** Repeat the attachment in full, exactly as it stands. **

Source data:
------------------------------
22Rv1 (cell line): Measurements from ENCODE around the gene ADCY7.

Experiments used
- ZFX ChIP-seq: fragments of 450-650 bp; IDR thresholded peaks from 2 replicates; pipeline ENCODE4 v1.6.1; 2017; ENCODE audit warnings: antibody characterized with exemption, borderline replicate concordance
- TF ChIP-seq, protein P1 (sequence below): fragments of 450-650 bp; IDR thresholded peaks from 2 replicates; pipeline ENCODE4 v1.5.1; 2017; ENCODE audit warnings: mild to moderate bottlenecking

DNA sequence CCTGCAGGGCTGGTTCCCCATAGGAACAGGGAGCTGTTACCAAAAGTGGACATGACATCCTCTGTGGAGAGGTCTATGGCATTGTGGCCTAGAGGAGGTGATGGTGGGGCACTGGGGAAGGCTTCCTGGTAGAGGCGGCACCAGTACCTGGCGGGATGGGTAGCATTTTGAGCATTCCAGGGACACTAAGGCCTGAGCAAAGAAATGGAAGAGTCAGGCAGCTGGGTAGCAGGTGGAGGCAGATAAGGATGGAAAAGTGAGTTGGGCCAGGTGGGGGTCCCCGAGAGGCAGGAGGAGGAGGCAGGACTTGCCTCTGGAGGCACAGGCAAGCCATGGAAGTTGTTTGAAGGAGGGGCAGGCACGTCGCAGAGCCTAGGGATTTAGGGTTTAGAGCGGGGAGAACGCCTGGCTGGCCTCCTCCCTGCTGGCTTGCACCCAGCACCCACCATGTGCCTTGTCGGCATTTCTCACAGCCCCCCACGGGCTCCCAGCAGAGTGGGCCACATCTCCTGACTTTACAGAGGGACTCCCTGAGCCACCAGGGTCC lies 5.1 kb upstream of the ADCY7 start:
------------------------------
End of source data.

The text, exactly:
22Rv1 (cell line): Measurements from ENCODE around the gene ADCY7.

Experiments used
- ZFX ChIP-seq: fragments of 450-650 bp; IDR thresholded peaks from 2 replicates; pipeline ENCODE4 v1.6.1; 2017; ENCODE audit warnings: antibody characterized with exemption, borderline replicate concordance
- TF ChIP-seq, protein P1 (sequence below): fragments of 450-650 bp; IDR thresholded peaks from 2 replicates; pipeline ENCODE4 v1.5.1; 2017; ENCODE audit warnings: mild to moderate bottlenecking

DNA sequence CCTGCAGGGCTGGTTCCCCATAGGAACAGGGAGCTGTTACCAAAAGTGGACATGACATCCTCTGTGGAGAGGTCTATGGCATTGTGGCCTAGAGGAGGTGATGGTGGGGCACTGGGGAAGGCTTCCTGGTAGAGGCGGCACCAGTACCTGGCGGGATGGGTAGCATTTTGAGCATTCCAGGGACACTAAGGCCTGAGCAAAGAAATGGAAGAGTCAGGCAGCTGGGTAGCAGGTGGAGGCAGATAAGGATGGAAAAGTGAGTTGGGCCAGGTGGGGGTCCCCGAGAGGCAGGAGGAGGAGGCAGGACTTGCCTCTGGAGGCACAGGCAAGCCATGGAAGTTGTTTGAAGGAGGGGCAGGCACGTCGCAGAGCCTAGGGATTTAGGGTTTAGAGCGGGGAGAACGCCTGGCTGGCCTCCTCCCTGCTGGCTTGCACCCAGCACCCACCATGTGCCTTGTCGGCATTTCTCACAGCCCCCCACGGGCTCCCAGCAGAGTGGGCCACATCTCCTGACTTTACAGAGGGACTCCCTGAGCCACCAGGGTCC lies 5.1 kb upstream of the ADCY7 start: